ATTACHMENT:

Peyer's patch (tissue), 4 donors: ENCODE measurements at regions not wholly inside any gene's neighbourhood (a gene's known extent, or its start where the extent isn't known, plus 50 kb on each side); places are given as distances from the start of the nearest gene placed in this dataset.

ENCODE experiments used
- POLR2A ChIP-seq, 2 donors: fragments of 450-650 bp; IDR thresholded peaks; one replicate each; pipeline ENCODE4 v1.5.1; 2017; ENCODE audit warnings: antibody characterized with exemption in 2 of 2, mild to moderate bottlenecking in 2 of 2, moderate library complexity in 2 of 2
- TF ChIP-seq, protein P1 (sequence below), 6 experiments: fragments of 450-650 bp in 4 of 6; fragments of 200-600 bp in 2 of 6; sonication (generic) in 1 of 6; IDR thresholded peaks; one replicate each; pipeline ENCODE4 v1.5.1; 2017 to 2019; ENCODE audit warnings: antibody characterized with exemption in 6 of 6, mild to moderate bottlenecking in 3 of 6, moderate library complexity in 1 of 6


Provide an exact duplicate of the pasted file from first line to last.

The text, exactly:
Peyer's patch (tissue), 4 donors: ENCODE measurements at regions not wholly inside any gene's neighbourhood (a gene's known extent, or its start where the extent isn't known, plus 50 kb on each side); places are given as distances from the start of the nearest gene placed in this dataset.

ENCODE experiments used
- POLR2A ChIP-seq, 2 donors: fragments of 450-650 bp; IDR thresholded peaks; one replicate each; pipeline ENCODE4 v1.5.1; 2017; ENCODE audit warnings: antibody characterized with exemption in 2 of 2, mild to moderate bottlenecking in 2 of 2, moderate library complexity in 2 of 2
- TF ChIP-seq, protein P1 (sequence below), 6 experiments: fragments of 450-650 bp in 4 of 6; fragments of 200-600 bp in 2 of 6; sonication (generic) in 1 of 6; IDR thresholded peaks; one replicate each; pipeline ENCODE4 v1.5.1; 2017 to 2019; ENCODE audit warnings: antibody characterized with exemption in 6 of 6, mild to moderate bottlenecking in 3 of 6, moderate library complexity in 1 of 6